To paraphrase two Georges, “All models are wrong, but some models are more wrong than others.” This chapter demonstrates the process we use to make models less wrong.
As an example, we’ll review the bikeshare model from the previous chapter, consider its strengths and weaknesses, and gradually improve it. We’ll also see ways to use the model to understand the behavior of the system and evaluate designs intended to make it work better.
This chapter is available as a Jupyter notebook where you can read the text, run the code, and work on the exercises. Click here to access the notebooks: https://allendowney.github.io/ModSimPy/.
The model we have so far is simple, but it is based on unrealistic assumptions. Before you go on, take a minute to review the model from the previous chapter. What assumptions is it based on? Make a list of ways this model might be unrealistic; that is, what are the differences between the model and the real world?
Here are some of the differences on my list:
In the model, a student is equally likely to arrive during any one-minute period. In reality, this probability varies depending on time of day, day of the week, etc.
The model does not account for travel time from one bike station to another.
The model does not check whether a bike is available, so it’s possible for the number of bikes to be negative (as you might have noticed in some of your simulations).
Some of these modeling decisions are better than others. For example, the first assumption might be reasonable if we simulate the system for a short period of time, like one hour.
The second assumption is not very realistic, but it might not affect the results very much, depending on what we use the model for.
On the other hand, the third assumption seems problematic, and it is relatively easy to fix. In this chapter, we will.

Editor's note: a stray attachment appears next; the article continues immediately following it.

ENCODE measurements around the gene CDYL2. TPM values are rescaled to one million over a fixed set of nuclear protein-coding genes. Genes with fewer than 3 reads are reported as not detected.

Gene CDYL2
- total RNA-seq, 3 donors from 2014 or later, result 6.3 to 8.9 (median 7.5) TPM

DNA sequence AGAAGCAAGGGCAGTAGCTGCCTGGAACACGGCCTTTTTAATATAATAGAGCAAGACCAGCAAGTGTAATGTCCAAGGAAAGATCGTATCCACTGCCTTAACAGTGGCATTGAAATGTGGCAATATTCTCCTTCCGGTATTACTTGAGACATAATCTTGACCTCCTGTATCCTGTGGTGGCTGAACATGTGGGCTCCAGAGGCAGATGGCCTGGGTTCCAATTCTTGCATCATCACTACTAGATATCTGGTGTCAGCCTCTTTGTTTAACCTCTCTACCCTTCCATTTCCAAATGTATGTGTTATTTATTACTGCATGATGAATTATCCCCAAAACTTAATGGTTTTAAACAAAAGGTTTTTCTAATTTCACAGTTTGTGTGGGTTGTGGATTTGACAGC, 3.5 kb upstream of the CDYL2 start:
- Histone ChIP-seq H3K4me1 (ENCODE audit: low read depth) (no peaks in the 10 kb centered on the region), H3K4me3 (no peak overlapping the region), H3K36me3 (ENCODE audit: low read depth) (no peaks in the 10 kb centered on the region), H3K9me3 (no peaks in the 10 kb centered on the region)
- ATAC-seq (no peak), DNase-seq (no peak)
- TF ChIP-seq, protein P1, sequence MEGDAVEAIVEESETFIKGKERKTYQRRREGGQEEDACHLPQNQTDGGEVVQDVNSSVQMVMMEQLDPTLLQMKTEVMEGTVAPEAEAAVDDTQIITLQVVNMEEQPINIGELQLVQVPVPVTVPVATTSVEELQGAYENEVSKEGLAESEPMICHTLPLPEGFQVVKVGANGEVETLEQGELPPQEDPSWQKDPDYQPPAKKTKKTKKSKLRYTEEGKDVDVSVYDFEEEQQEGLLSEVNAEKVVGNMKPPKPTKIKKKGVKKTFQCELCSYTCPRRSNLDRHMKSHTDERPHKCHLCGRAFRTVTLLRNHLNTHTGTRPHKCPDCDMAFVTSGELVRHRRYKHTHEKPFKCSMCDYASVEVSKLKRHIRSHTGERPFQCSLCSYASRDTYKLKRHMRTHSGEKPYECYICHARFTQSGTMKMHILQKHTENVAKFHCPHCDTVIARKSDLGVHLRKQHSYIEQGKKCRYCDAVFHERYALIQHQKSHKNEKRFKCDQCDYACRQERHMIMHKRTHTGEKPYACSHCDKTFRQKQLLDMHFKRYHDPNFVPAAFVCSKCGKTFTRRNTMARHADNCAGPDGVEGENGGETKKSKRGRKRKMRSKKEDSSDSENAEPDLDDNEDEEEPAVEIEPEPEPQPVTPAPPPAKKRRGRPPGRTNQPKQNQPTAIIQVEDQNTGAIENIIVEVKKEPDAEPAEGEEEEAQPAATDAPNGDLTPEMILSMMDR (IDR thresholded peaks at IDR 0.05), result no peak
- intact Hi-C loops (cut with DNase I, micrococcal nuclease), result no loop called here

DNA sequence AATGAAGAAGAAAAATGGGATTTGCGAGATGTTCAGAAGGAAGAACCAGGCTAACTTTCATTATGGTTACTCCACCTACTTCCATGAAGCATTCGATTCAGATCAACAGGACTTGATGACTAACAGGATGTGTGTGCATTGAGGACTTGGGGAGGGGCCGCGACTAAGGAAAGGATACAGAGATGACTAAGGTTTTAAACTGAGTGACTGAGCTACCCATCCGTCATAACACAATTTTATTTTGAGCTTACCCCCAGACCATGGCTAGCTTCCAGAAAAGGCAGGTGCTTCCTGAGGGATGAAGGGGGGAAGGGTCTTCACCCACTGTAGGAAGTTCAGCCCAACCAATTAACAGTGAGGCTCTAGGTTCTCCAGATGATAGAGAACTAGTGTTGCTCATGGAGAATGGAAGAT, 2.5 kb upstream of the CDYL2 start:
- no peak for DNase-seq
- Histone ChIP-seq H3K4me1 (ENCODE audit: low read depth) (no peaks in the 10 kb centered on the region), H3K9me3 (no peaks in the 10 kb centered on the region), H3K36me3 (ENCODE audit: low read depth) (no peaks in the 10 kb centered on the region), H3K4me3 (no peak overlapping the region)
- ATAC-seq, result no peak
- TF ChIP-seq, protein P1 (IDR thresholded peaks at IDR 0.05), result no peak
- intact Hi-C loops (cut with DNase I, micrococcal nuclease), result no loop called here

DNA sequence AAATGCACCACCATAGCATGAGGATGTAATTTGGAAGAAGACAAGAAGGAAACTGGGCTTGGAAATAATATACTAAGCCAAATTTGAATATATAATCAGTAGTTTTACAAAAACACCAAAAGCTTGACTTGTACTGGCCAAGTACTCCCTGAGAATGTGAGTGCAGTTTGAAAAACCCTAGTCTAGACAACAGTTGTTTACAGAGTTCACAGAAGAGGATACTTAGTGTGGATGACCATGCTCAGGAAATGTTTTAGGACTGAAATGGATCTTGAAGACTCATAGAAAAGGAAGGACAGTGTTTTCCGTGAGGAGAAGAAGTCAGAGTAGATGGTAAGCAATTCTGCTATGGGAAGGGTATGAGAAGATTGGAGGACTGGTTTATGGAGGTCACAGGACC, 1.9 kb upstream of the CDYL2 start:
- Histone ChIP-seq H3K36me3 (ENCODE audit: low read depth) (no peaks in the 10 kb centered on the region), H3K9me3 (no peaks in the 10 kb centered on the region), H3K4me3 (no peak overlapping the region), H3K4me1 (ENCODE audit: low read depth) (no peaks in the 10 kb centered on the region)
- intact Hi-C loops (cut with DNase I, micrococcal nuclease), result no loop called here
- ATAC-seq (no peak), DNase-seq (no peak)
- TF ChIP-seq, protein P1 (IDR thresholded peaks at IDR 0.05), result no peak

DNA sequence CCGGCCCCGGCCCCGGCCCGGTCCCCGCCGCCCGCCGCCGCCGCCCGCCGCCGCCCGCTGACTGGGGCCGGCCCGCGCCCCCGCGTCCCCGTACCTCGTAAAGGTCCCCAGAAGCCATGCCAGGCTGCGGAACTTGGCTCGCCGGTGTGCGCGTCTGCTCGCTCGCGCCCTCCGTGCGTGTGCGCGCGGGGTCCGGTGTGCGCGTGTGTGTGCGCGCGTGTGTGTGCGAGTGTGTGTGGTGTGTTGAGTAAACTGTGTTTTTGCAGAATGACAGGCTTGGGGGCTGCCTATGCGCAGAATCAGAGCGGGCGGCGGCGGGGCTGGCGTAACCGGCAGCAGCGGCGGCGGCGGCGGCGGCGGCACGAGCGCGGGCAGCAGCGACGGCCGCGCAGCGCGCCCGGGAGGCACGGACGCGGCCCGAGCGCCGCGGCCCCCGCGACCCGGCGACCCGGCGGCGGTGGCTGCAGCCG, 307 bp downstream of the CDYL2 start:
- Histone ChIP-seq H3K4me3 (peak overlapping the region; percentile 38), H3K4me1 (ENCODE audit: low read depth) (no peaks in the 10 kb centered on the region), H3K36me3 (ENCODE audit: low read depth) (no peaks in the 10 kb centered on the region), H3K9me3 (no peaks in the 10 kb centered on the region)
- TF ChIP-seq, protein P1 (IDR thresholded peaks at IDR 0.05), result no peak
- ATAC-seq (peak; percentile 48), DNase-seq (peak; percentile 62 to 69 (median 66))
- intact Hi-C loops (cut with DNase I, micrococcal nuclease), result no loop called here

This process, starting with a simple model, identifying the most important problems, and making gradual improvements, is called iterative modeling.
For any physical system, there are many possible models, based on different assumptions and simplifications. It often takes several iterations to develop a model that is good enough for the intended purpose, but no more complicated than necessary.
More Than One State Object¶
Before we go on, I want to make a few changes to the code from the
previous chapter. First I’ll generalize the functions we wrote so they
State object as a parameter. Then, I’ll make the code more
readable by adding documentation.
Here is one of the functions from the previous chapter,
def bike_to_wellesley(): bikeshare.olin -= 1 bikeshare.wellesley += 1
When this function is called, it modifies
bikeshare. As long as there
is only one
State object, that’s fine, but what if there is more than
one bike share system in the world? Or what if we want to run more than
This function would be more flexible if it took a
State object as a
parameter. Here’s what that looks like:
def bike_to_wellesley(state): state.olin -= 1 state.wellesley += 1
The name of the parameter is
state, rather than
bikeshare, as a
reminder that the value of
state could be any
State object, not just the one we called
This version of
bike_to_wellesley requires a
State object as a
parameter, so we have to provide one when we call it:
bikeshare = State(olin=10, wellesley=2) bike_to_wellesley(bikeshare)
Again, the argument we provide gets assigned to the parameter, so this function call has the same effect as:
state = bikeshare state.olin -= 1 state.wellesley += 1
Now we can create as many
State objects as we want:
bikeshare1 = State(olin=10, wellesley=2) bikeshare2 = State(olin=2, wellesley=10)
And update them independently:
bikeshare1 do not affect
bikeshare2, and vice versa. So
we can simulate different bike share systems, or run multiple
simulations of the same system.
Another problem with the code we have so far is that it contains no documentation. Documentation is text we add to a program to help other programmers read and understand it. It has no effect on the program when it runs.
There are two kinds of documentation, docstrings and comments:
A docstring is a string in triple quotes that appears at the beginning of a function.
A comment is a line of text that begins with a hash symbol,
Here’s a version of
bike_to_olin with a docstring and a comment.
def bike_to_olin(state): """Move one bike from Wellesley to Olin. state: bikeshare State object """ # We decrease one state variable and increase the # other so the total number of bikes is unchanged. state.wellesley -= 1 state.olin += 1
Docstrings follow a conventional format:
The first line is a single sentence that describes what the function does.
The following lines explain what the parameters are.
A function’s docstring should include the information someone needs to know to use the function; it should not include details about how the function works.
Comments provide details about how the function works, especially if there is something that would not be obvious to someone reading the program.